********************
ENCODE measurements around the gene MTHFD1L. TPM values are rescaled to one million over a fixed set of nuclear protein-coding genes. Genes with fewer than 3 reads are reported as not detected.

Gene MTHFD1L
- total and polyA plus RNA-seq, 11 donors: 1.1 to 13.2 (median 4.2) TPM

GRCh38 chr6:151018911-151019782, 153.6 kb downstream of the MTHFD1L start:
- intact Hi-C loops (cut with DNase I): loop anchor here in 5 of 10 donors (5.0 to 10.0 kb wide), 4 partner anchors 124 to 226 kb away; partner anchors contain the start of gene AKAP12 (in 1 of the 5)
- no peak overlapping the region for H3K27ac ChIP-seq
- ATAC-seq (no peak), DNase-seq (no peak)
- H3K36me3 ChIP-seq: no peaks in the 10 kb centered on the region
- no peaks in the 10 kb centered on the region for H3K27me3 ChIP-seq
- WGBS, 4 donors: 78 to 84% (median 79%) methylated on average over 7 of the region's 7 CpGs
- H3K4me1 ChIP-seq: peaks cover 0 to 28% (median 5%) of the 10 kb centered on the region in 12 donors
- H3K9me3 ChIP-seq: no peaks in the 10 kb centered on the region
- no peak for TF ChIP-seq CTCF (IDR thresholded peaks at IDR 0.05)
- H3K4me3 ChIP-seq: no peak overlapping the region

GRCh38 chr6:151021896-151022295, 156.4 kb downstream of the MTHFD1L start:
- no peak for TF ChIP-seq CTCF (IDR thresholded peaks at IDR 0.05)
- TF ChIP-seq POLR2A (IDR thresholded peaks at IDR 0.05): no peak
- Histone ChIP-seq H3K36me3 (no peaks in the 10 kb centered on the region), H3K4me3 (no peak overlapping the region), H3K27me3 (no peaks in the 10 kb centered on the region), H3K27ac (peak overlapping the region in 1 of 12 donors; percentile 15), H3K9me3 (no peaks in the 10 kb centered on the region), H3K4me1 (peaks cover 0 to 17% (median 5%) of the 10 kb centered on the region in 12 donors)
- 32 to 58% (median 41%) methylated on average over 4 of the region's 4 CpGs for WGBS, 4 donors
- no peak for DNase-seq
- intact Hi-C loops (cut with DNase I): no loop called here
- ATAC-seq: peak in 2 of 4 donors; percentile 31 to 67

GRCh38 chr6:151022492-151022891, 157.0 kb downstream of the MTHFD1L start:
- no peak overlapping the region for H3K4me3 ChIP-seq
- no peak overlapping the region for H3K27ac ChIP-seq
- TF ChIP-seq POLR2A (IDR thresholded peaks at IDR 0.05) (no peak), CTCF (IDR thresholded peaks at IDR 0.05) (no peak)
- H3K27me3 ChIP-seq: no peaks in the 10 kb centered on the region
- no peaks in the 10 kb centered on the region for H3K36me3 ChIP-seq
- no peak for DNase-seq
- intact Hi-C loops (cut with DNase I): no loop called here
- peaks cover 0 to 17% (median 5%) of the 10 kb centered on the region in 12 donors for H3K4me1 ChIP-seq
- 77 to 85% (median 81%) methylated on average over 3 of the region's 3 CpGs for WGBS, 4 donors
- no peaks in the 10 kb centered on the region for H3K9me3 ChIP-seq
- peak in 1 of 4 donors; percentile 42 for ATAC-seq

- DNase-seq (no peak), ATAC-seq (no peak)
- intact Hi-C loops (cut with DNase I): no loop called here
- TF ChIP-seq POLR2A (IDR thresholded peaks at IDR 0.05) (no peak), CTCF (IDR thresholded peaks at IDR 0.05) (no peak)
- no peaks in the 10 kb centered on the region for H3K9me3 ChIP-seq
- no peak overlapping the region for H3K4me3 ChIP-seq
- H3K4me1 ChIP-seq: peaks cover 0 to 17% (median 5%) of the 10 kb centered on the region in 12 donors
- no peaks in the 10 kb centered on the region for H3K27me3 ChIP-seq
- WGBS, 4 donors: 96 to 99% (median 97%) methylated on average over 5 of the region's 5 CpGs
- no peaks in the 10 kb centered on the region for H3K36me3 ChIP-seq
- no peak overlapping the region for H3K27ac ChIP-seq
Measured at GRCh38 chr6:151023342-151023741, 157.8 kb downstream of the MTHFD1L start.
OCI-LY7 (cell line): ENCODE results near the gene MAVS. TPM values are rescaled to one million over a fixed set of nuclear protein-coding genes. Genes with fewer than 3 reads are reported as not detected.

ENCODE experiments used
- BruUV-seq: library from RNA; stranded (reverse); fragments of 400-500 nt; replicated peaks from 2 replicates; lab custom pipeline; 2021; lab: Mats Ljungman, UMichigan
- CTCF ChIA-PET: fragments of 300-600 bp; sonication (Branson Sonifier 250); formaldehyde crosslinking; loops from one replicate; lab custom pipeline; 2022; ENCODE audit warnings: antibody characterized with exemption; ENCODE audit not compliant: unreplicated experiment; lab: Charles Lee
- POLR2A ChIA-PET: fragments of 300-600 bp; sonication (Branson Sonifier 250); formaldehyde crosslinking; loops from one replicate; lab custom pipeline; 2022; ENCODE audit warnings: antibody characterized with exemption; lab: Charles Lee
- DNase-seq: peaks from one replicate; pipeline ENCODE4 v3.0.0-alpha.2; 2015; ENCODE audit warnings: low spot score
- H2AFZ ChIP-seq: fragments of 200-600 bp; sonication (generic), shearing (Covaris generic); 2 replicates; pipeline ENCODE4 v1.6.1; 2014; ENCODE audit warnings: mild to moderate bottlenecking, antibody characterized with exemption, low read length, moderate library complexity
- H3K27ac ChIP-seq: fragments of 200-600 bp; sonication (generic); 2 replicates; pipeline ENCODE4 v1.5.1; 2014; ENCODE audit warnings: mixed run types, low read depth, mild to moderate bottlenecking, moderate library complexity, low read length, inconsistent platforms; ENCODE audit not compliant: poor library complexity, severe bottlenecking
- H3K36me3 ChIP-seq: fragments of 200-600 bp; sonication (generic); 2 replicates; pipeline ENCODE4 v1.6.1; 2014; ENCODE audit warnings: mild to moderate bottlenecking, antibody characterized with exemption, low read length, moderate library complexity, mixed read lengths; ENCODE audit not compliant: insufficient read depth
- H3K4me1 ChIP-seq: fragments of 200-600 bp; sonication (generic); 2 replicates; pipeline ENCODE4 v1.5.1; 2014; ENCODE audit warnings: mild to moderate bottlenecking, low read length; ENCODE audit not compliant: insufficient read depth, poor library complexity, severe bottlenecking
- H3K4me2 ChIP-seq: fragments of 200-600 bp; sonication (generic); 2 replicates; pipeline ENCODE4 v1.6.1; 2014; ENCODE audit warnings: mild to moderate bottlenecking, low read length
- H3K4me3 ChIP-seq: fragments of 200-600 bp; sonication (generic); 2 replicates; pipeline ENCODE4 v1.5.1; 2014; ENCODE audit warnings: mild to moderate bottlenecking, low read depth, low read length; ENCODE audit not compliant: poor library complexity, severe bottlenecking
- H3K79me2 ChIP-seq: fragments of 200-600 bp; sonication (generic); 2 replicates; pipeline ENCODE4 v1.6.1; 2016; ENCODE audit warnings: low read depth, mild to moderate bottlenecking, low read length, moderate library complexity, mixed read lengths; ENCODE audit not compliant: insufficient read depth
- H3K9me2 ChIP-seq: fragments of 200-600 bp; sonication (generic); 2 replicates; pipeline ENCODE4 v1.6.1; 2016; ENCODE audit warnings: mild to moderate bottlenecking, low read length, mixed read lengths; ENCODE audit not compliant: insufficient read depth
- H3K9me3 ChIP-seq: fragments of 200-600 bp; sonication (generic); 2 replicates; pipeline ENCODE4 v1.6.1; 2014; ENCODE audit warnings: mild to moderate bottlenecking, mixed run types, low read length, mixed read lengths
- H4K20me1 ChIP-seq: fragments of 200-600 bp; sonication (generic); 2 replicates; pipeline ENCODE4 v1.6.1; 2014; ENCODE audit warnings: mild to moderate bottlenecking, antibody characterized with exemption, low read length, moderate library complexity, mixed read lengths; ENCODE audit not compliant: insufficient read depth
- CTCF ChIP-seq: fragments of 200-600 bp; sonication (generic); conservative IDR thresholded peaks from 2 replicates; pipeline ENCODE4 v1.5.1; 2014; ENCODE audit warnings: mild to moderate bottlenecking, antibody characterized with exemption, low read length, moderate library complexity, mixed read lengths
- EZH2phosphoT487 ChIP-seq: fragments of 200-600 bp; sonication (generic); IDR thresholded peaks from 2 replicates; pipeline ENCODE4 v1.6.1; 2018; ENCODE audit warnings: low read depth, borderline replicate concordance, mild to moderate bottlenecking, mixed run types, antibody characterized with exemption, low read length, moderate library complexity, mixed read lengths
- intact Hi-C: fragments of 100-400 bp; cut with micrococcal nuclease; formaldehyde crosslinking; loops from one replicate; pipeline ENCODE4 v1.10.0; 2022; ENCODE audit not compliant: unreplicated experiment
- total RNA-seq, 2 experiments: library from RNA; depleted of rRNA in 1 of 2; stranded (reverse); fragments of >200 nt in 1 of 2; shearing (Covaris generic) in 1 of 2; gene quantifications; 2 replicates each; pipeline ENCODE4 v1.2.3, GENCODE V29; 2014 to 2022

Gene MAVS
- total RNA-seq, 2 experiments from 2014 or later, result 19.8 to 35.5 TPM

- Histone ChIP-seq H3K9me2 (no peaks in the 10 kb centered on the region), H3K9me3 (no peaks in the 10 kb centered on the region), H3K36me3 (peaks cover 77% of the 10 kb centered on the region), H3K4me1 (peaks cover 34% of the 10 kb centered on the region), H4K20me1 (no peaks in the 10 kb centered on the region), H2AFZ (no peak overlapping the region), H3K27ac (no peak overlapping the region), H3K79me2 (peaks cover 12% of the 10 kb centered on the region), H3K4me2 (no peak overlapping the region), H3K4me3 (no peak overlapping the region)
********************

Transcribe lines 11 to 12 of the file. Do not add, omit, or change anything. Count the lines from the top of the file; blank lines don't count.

- H3K4me1 ChIP-seq: peaks cover 0 to 28% (median 5%) of the 10 kb centered on the region in 12 donors
- H3K9me3 ChIP-seq: no peaks in the 10 kb centered on the region